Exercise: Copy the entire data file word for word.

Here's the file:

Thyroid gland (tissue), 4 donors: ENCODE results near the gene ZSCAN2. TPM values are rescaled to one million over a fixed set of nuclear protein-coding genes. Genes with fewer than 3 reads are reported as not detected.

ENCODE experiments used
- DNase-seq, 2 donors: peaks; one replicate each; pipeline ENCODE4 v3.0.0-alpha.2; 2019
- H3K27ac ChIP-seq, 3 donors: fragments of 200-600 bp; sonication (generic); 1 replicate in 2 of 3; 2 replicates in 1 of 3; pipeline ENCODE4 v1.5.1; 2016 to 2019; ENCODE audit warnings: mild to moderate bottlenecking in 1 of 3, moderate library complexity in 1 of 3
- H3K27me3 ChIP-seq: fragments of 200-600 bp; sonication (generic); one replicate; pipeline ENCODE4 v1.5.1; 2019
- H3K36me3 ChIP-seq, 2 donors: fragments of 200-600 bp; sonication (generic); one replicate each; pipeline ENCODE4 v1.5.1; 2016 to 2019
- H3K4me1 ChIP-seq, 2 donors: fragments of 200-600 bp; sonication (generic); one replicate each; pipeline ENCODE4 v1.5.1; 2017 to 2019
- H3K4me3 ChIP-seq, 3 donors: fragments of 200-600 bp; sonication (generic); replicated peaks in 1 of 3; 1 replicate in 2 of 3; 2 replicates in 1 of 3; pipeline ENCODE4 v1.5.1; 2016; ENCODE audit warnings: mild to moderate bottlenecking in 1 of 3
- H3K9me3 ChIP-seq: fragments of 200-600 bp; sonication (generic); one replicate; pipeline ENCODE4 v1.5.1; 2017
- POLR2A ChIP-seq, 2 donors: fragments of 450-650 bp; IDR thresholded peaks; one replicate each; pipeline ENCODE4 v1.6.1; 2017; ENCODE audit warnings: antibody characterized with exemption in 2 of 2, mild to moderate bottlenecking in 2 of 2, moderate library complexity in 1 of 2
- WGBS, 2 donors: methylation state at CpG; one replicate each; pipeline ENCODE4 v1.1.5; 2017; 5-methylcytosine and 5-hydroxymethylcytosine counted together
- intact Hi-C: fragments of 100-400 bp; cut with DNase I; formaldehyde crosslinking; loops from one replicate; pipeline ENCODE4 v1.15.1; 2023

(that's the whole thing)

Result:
Thyroid gland (tissue), 4 donors: ENCODE results near the gene ZSCAN2. TPM values are rescaled to one million over a fixed set of nuclear protein-coding genes. Genes with fewer than 3 reads are reported as not detected.

ENCODE experiments used
- DNase-seq, 2 donors: peaks; one replicate each; pipeline ENCODE4 v3.0.0-alpha.2; 2019
- H3K27ac ChIP-seq, 3 donors: fragments of 200-600 bp; sonication (generic); 1 replicate in 2 of 3; 2 replicates in 1 of 3; pipeline ENCODE4 v1.5.1; 2016 to 2019; ENCODE audit warnings: mild to moderate bottlenecking in 1 of 3, moderate library complexity in 1 of 3
- H3K27me3 ChIP-seq: fragments of 200-600 bp; sonication (generic); one replicate; pipeline ENCODE4 v1.5.1; 2019
- H3K36me3 ChIP-seq, 2 donors: fragments of 200-600 bp; sonication (generic); one replicate each; pipeline ENCODE4 v1.5.1; 2016 to 2019
- H3K4me1 ChIP-seq, 2 donors: fragments of 200-600 bp; sonication (generic); one replicate each; pipeline ENCODE4 v1.5.1; 2017 to 2019
- H3K4me3 ChIP-seq, 3 donors: fragments of 200-600 bp; sonication (generic); replicated peaks in 1 of 3; 1 replicate in 2 of 3; 2 replicates in 1 of 3; pipeline ENCODE4 v1.5.1; 2016; ENCODE audit warnings: mild to moderate bottlenecking in 1 of 3
- H3K9me3 ChIP-seq: fragments of 200-600 bp; sonication (generic); one replicate; pipeline ENCODE4 v1.5.1; 2017
- POLR2A ChIP-seq, 2 donors: fragments of 450-650 bp; IDR thresholded peaks; one replicate each; pipeline ENCODE4 v1.6.1; 2017; ENCODE audit warnings: antibody characterized with exemption in 2 of 2, mild to moderate bottlenecking in 2 of 2, moderate library complexity in 1 of 2
- WGBS, 2 donors: methylation state at CpG; one replicate each; pipeline ENCODE4 v1.1.5; 2017; 5-methylcytosine and 5-hydroxymethylcytosine counted together
- intact Hi-C: fragments of 100-400 bp; cut with DNase I; formaldehyde crosslinking; loops from one replicate; pipeline ENCODE4 v1.15.1; 2023